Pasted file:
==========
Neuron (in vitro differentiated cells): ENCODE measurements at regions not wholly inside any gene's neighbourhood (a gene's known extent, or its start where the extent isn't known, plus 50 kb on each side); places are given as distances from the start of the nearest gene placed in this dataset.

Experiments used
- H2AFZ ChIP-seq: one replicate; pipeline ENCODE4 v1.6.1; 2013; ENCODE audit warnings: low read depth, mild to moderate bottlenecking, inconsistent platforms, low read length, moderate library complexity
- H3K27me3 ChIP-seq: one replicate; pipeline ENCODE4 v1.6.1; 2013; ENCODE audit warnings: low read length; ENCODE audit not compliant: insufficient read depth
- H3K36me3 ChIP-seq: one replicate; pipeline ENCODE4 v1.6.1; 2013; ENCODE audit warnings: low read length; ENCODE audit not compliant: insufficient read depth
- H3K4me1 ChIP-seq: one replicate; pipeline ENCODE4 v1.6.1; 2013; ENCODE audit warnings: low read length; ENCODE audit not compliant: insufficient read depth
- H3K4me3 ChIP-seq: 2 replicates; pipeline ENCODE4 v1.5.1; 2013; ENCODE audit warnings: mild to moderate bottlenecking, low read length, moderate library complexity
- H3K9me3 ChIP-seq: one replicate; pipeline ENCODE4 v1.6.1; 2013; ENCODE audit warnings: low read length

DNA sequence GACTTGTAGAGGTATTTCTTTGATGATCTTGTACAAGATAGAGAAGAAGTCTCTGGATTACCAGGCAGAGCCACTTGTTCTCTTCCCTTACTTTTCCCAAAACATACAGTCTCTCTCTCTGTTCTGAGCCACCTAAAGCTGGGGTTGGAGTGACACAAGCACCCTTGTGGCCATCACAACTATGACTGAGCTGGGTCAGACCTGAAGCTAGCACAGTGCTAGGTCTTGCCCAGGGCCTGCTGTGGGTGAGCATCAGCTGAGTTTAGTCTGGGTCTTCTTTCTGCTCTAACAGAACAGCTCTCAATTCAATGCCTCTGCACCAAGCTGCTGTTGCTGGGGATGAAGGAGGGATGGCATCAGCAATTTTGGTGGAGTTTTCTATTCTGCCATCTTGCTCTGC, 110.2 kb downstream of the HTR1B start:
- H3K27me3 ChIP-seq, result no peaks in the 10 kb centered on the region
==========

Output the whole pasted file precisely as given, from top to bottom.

Neuron (in vitro differentiated cells): ENCODE measurements at regions not wholly inside any gene's neighbourhood (a gene's known extent, or its start where the extent isn't known, plus 50 kb on each side); places are given as distances from the start of the nearest gene placed in this dataset.

Experiments used
- H2AFZ ChIP-seq: one replicate; pipeline ENCODE4 v1.6.1; 2013; ENCODE audit warnings: low read depth, mild to moderate bottlenecking, inconsistent platforms, low read length, moderate library complexity
- H3K27me3 ChIP-seq: one replicate; pipeline ENCODE4 v1.6.1; 2013; ENCODE audit warnings: low read length; ENCODE audit not compliant: insufficient read depth
- H3K36me3 ChIP-seq: one replicate; pipeline ENCODE4 v1.6.1; 2013; ENCODE audit warnings: low read length; ENCODE audit not compliant: insufficient read depth
- H3K4me1 ChIP-seq: one replicate; pipeline ENCODE4 v1.6.1; 2013; ENCODE audit warnings: low read length; ENCODE audit not compliant: insufficient read depth
- H3K4me3 ChIP-seq: 2 replicates; pipeline ENCODE4 v1.5.1; 2013; ENCODE audit warnings: mild to moderate bottlenecking, low read length, moderate library complexity
- H3K9me3 ChIP-seq: one replicate; pipeline ENCODE4 v1.6.1; 2013; ENCODE audit warnings: low read length

DNA sequence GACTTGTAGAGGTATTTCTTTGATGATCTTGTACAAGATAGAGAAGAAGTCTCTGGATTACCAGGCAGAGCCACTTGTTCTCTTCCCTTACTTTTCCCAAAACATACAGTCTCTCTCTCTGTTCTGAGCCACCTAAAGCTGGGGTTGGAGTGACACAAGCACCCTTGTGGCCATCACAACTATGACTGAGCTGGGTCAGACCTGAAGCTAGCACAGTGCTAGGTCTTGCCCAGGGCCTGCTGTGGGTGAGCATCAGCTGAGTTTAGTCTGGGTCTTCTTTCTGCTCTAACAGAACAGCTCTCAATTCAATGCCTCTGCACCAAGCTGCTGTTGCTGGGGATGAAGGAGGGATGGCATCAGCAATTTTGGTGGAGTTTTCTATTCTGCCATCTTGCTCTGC, 110.2 kb downstream of the HTR1B start:
- H3K27me3 ChIP-seq, result no peaks in the 10 kb centered on the region